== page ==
Beyond confidence workshops: Closing the agency leadership gender gap

The recent data from the Workplace Gender Equality Agency shows there is plenty of work to be done to close the leadership gender gap. Here, leadership expert Michelle Redfern looks at strategies that should be implemented to do just that for Australian agencies.

Considering recent data from the Workplace Gender Equality Agency and insights from industry analyses, it’s clear that closing the leadership gender gap in Australian agencies requires a shift in focus – from mere confidence building to building business acumen among women leaders.

Understanding the status quo

Recent data shows a persistent disparity in pay within Australian agencies. The median pay gap for base salaries between men and women is 14.5%, widening to 19% when bonuses and other perks are considered. This substantial gap underscores the systemic challenges women face in achieving parity in the workplace. Yet, when it comes to advancing more women into leadership positions and closing the yawning gender pay gap, women are often still given the career advice to ‘just be more confident’.

Challenging the confidence narrative

In my book, “The Leadership Compass,” I argue that focusing solely on building women’s confidence overlooks systemic structural issues. Imposter syndrome (feeling like a fraud even when there is plenty of evidence to the contrary), disproportionately cited as a critical barrier for women, is a symptom of these deeper systemic flaws. The ambition penalty (where women are often punished for displaying traits celebrated in men, such as assertiveness and ambition) is another double standard that can stifle women’s career advancement and leadership development.

How about we shift the focus to competence?

Tomas Chamorro-Premuzic’s insights highlight the misidentification of confidence as competence. His TED Talk, book and various articles rightly critique the overvaluation of the charismatic, confident buffoon, which often leads to the promotion of less capable leaders. Hiring the confident, charismatic person is more likely to result in a man getting the job than a woman.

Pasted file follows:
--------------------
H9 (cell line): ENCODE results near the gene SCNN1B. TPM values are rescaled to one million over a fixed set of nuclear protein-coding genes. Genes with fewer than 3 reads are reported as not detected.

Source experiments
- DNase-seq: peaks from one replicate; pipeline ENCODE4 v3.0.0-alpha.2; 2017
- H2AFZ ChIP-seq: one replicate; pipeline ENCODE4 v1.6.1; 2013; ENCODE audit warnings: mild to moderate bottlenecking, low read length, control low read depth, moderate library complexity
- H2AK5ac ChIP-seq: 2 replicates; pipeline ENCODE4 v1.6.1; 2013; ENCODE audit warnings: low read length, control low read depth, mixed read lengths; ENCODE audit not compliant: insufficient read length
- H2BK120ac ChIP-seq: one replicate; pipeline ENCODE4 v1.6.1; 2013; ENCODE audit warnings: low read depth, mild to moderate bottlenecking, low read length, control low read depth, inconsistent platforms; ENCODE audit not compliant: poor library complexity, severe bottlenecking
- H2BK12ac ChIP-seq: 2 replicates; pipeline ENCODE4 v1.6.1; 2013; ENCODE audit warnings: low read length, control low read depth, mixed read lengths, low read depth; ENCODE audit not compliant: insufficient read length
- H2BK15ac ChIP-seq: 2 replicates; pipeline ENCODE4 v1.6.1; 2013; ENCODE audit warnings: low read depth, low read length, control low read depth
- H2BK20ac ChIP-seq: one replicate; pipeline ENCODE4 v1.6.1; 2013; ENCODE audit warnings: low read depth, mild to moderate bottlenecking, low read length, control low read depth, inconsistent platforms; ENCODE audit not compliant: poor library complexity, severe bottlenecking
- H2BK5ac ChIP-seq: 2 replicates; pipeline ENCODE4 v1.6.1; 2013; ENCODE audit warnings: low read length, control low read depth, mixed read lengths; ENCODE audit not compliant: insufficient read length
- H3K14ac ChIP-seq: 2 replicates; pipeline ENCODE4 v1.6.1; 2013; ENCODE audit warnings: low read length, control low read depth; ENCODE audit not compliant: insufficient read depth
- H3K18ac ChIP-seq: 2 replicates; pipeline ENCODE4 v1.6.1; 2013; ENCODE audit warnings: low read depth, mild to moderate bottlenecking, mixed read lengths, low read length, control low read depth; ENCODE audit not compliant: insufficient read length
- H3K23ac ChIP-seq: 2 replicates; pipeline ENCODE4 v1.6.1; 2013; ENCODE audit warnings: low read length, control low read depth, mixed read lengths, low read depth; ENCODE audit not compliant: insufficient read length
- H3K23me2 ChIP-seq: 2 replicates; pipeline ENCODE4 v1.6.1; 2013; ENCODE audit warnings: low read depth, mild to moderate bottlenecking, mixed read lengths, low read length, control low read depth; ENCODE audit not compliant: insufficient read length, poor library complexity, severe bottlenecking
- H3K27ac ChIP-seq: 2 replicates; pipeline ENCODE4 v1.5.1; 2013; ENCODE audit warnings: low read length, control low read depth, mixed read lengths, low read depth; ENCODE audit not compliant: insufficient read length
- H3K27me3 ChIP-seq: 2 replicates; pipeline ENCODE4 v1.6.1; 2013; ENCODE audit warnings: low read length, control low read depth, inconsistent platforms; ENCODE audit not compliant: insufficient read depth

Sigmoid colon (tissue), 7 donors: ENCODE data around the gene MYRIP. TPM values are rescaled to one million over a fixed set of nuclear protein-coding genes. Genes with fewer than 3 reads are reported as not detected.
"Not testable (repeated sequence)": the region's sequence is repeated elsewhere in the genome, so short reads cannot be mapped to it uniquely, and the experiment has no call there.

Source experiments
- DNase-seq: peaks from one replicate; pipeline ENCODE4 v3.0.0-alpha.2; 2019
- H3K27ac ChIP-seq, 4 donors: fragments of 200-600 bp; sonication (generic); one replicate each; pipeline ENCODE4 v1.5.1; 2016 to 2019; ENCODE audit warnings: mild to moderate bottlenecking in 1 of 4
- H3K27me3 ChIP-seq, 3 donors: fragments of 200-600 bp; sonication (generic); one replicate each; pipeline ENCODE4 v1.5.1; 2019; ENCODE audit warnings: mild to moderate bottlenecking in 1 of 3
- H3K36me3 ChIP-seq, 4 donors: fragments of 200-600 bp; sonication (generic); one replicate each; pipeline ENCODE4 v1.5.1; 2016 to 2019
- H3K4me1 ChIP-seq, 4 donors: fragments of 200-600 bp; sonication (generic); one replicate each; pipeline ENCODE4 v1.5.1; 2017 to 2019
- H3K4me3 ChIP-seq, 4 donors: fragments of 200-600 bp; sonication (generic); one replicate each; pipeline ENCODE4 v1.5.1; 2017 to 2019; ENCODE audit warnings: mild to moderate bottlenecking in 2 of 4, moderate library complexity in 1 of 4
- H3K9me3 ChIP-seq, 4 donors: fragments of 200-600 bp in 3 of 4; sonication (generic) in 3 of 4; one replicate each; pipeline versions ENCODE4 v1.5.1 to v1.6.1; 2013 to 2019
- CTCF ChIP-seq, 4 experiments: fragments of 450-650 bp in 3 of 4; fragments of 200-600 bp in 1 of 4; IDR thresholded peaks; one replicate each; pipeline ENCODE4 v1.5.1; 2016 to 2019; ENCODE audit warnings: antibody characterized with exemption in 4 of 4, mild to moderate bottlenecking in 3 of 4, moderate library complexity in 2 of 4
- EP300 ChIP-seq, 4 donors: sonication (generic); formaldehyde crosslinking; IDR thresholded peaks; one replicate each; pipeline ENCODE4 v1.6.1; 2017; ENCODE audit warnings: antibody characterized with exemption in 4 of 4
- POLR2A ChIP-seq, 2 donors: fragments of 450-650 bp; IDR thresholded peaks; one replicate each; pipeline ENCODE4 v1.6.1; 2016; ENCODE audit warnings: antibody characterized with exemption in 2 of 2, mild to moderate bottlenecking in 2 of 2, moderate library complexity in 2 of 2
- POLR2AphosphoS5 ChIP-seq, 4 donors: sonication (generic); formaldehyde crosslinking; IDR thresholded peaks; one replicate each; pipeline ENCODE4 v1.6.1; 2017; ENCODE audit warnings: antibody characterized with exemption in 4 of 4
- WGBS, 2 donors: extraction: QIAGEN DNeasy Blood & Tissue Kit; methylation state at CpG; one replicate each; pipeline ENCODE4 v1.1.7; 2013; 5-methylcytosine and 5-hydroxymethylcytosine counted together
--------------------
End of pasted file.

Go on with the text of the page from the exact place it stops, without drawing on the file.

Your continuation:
Since nearly 60% of senior leadership skills are related to business, strategic and financial acumen competencies, what I call BQ, it is time to shift from subjective confidence to objective competence-based talent decisions.

Advancing more women into leadership roles means that decision-makers must begin to emphasise and cultivate core BQ competencies. BQ in leadership, the leader gets results, and it rests on the competencies associated with business, strategic, and financial acumen. It means knowing and being known for the skills related to leading for strategic and financial business outcomes and being ambitious and driven for the organisation’s success.

We should develop strategic BQ competence in women rather than continuing to measure the candidate’s confidence. After all, if you were heading into brain surgery, would you prefer competence or just confidence in your surgeon? I’ll have both thanks because confidence rests on a foundation of competence!

Leadership call to action

To move forward, the focus must be on developing a broader strategy that includes serious investment in developing women’s critical leadership competencies (hello, BQ!).

  1. Redefine Leadership Criteria: Shift the focus from superficial traits like confidence to deeper competencies in business, strategic and financial acumen.
  2. Train People Leaders: They must know about and how to interrupt gender bias and double standards that prevent women from advancing.
  3. Fix the System:  Address the structural biases that are baked into organisational policy, cultures and ways of working that women.

This shift will not only close the gender gap in leadership but also enhance organisational performance because there will be more wildly talented and effective women in leadership.


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